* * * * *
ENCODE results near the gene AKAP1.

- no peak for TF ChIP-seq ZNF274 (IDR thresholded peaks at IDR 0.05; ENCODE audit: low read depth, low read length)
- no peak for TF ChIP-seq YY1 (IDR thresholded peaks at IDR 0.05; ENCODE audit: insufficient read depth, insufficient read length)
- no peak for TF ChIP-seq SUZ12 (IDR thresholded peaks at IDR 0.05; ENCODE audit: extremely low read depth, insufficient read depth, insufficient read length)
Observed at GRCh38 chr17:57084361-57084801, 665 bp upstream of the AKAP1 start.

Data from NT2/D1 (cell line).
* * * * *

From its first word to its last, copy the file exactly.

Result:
ENCODE results near the gene AKAP1.

- no peak for TF ChIP-seq ZNF274 (IDR thresholded peaks at IDR 0.05; ENCODE audit: low read depth, low read length)
- no peak for TF ChIP-seq YY1 (IDR thresholded peaks at IDR 0.05; ENCODE audit: insufficient read depth, insufficient read length)
- no peak for TF ChIP-seq SUZ12 (IDR thresholded peaks at IDR 0.05; ENCODE audit: extremely low read depth, insufficient read depth, insufficient read length)
Observed at GRCh38 chr17:57084361-57084801, 665 bp upstream of the AKAP1 start.

Data from NT2/D1 (cell line).